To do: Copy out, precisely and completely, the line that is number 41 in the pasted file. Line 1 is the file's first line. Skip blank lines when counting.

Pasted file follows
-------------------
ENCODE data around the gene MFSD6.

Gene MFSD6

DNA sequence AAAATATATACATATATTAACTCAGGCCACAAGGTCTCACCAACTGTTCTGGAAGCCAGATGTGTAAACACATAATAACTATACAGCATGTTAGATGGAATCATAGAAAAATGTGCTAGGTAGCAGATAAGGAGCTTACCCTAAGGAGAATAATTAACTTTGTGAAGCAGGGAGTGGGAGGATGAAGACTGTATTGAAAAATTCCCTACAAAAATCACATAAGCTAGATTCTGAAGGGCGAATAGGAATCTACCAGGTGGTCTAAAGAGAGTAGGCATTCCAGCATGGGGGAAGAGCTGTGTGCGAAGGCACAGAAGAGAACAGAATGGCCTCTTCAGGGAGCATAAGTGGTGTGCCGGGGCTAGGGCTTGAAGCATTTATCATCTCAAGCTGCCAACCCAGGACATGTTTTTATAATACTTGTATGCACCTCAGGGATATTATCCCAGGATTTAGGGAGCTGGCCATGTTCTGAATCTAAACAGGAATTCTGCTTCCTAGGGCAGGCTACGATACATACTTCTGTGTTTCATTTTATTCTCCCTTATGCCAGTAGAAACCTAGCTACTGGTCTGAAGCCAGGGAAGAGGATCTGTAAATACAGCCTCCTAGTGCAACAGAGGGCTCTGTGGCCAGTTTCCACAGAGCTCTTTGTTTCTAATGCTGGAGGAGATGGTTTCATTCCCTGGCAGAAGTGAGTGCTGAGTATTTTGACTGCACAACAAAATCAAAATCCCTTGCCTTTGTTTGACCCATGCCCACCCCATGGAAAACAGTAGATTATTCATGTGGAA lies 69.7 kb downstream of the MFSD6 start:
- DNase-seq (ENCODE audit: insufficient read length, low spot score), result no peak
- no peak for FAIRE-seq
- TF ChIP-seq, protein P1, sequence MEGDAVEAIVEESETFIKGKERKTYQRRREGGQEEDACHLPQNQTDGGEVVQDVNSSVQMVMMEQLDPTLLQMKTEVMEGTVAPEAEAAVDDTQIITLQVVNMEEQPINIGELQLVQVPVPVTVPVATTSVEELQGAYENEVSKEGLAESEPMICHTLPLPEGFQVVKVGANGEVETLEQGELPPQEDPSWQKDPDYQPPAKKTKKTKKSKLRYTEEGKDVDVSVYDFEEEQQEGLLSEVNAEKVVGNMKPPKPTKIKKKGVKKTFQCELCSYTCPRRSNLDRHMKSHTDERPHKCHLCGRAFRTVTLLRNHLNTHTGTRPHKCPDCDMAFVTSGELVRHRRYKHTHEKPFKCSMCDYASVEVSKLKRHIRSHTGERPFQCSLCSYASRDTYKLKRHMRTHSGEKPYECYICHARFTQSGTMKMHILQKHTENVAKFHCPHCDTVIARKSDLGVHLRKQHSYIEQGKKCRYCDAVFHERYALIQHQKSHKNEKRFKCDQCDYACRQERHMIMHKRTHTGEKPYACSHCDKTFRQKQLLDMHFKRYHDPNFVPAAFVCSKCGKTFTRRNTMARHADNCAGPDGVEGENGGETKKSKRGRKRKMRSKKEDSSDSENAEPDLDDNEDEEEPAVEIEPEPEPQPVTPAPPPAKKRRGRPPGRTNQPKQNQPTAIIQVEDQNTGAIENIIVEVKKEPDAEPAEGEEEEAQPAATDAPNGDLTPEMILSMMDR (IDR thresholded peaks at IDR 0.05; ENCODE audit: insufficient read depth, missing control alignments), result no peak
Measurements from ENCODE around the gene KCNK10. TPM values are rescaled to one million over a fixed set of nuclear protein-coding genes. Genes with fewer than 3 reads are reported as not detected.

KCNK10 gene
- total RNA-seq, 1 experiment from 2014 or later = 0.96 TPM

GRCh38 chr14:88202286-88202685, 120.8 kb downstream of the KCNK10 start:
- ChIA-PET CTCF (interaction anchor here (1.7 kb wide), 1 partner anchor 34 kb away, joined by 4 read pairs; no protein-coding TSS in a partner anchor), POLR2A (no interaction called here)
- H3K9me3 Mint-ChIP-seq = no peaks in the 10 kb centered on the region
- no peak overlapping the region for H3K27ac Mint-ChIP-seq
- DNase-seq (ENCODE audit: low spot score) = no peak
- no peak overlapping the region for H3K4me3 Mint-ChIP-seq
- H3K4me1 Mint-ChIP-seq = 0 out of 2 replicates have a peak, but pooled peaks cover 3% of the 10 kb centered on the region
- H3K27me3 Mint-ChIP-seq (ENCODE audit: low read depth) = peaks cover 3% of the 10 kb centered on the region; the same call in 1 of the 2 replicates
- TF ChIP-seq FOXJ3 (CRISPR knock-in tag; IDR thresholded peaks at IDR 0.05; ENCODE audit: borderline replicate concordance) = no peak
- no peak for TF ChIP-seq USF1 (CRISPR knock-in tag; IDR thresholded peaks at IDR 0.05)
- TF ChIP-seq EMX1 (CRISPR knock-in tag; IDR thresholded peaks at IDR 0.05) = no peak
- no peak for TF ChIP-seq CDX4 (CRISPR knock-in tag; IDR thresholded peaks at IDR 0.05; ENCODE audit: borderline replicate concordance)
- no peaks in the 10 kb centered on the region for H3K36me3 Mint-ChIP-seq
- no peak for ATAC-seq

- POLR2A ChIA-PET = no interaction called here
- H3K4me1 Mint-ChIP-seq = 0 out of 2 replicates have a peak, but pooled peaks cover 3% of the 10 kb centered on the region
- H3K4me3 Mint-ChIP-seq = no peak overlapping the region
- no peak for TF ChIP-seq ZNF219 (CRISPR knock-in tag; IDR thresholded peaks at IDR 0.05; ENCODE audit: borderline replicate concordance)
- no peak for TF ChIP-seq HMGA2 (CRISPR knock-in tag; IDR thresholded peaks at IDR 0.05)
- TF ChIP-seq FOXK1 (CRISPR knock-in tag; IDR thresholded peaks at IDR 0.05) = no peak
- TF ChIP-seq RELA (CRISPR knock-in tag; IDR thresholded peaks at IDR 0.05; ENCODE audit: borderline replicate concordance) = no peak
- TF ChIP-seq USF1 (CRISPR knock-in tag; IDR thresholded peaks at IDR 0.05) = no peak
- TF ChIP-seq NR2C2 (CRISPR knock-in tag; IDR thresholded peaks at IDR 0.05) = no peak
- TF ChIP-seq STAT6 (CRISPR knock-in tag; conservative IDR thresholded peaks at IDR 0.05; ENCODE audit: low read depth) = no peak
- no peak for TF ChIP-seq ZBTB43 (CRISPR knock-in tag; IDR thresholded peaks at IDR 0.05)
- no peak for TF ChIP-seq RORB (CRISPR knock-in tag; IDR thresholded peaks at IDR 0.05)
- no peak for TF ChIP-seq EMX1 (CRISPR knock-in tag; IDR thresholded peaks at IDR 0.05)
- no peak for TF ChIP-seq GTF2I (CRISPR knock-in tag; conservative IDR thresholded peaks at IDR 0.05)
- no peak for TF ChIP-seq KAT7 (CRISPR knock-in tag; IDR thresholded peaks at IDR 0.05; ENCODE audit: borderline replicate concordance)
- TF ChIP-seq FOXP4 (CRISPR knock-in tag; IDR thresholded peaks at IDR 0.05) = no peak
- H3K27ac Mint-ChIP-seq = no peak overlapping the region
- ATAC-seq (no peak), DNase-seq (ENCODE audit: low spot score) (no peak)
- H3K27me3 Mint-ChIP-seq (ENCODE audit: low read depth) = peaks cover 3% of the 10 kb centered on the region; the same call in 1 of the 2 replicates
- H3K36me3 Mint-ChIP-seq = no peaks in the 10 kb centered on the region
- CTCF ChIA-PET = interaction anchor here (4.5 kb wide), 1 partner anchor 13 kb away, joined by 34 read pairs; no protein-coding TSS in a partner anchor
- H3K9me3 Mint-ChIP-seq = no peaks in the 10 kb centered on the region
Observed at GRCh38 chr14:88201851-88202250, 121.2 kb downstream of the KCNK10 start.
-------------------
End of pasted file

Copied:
- ATAC-seq (no peak), DNase-seq (ENCODE audit: low spot score) (no peak)